When it comes to episodic adventure games, we all know that Telltale has the market cornered. They’ve done a tremendous job of not only reviving the long-dormant genre, but modernizing it and showing that strong storytelling can not only exist in gaming, but thrive. The Wolf Among Us is a hard-boiled detective noir that takes place in the world of the comic Fables. There is murder, there is intrigue, even damsels in distress. The setting and the tone are nothing short of magic, honestly.
This week episode three of The Wolf Among Us was released, “A Crooked Mile.” Episode three picks you up precisely where it left you off at the climax of episode two, which was inside of a seedy hotel-room soaked in the blood of a now-deceased prostitute. The evidence that you’ve uncovered points to someone using black market glamors to turn these prostitutes into a facsimile of Snow White, it also points to these girls being murdered and that none other than the head of Fabletown, Ichabod Crane, being the man behind all of this.
Episode three is a mad dash to find Crane before he can harm Snow while Bigby tries to hold it together and prove to the residents of Fabletown that he’s not some reckless, uncaring asshole, but instead just another lost soul like the rest of them. What is different about this episode is the pacing. You are told that Crane will be meeting this witch at 2am and you have three locations to investigate to try to find him in time. Needless to say, it is a tense affair where you face some incredibly tough decisions.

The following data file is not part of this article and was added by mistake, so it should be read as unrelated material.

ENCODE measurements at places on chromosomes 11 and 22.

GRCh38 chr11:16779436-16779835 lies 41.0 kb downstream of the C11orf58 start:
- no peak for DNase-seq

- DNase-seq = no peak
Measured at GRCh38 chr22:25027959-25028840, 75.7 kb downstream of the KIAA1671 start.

That is the brilliance of this episode. You know how the people of Fabletown see Bigby, you know that you are walking on eggshells around them, especially after the death of a few loved ones, but you also know that you have a limited amount of time to get to the bottom of it. What ensues is an exercise in tension, patience and a marvel of interacting with the fully-realized citizens that inhabit this world. What’s really awesome is that it’s three episodes in and I find myself caring what these people think about me, I find myself wanting to express to them that I’m not a bad guy, that I’m trying to do the right thing for them.
That is some great storytelling, right there.
I won’t give away too much as to what happens within the episode, but the story that they are spinning within this world is absolutely captivating. It feels like this game is getting a lot less attention than The Walking Dead is getting, but the truth is, this game feels more polished and deliberate than The Walking Dead. I wouldn’t say that it is better, because it is just different, is all. It tells a different kind of story and does so with a lot of care and thought. Simply stated; nobody can top Telltale when it comes to storytelling on this level right now.